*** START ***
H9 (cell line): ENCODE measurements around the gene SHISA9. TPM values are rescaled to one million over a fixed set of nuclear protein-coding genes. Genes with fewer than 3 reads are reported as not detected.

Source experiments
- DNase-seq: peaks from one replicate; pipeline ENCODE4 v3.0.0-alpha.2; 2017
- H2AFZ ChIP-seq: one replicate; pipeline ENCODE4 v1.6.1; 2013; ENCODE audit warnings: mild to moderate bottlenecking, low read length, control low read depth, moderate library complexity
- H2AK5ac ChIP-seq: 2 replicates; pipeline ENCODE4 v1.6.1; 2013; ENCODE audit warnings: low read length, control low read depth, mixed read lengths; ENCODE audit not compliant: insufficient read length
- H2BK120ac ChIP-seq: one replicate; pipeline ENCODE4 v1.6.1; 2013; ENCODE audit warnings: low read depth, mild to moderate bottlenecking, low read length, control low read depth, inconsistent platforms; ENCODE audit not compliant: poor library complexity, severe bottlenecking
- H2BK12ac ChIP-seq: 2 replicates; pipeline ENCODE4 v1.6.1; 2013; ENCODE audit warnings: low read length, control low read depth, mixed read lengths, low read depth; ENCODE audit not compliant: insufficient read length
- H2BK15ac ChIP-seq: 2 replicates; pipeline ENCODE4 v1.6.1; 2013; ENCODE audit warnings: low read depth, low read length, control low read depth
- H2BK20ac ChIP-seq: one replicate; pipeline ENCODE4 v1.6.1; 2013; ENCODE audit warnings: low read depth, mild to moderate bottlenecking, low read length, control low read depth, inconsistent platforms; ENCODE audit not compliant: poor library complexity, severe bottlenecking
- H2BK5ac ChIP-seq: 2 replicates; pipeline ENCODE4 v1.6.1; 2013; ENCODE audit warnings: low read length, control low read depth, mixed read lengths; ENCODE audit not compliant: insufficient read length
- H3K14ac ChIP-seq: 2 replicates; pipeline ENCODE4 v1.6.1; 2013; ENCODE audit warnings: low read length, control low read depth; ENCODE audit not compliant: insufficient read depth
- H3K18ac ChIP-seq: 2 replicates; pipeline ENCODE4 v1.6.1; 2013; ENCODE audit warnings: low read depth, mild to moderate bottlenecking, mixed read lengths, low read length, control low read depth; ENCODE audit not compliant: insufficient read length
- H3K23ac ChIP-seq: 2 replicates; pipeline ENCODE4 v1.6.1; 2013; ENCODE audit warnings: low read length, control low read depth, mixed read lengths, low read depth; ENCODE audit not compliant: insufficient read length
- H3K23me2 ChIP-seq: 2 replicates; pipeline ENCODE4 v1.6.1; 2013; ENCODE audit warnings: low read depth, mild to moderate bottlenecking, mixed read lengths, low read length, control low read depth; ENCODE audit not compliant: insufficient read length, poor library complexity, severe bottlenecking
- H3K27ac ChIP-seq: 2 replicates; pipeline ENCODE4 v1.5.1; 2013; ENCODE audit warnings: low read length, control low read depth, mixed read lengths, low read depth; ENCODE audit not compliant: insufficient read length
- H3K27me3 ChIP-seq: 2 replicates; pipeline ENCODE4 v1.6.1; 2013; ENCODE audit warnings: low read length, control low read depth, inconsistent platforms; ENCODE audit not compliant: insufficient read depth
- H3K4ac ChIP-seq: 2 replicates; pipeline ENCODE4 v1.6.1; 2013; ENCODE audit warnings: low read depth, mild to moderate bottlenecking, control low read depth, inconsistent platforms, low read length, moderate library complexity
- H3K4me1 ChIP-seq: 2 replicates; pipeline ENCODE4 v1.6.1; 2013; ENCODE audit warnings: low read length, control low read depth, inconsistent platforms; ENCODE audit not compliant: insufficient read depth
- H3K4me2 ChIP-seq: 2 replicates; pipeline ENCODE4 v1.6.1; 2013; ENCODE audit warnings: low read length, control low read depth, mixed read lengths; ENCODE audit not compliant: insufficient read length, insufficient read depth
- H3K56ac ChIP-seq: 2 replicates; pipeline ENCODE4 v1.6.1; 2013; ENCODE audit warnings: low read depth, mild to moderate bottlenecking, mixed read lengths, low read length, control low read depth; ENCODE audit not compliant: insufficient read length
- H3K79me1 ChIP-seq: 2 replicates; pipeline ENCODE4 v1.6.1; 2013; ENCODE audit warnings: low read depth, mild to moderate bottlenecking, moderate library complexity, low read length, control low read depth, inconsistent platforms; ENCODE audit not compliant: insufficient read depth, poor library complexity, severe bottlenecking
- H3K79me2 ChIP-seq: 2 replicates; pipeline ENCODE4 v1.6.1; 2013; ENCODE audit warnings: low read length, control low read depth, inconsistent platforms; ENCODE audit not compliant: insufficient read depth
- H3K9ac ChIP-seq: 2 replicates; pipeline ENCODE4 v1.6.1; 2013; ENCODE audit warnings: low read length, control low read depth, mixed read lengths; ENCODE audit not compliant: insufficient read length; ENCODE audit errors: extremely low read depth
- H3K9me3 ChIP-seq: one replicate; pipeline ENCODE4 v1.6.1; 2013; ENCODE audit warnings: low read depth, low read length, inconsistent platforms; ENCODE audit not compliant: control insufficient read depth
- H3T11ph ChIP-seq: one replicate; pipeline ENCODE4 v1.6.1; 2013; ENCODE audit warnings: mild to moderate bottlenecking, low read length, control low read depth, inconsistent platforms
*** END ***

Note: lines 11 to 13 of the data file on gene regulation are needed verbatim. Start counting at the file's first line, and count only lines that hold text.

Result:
- H3K14ac ChIP-seq: 2 replicates; pipeline ENCODE4 v1.6.1; 2013; ENCODE audit warnings: low read length, control low read depth; ENCODE audit not compliant: insufficient read depth
- H3K18ac ChIP-seq: 2 replicates; pipeline ENCODE4 v1.6.1; 2013; ENCODE audit warnings: low read depth, mild to moderate bottlenecking, mixed read lengths, low read length, control low read depth; ENCODE audit not compliant: insufficient read length
- H3K23ac ChIP-seq: 2 replicates; pipeline ENCODE4 v1.6.1; 2013; ENCODE audit warnings: low read length, control low read depth, mixed read lengths, low read depth; ENCODE audit not compliant: insufficient read length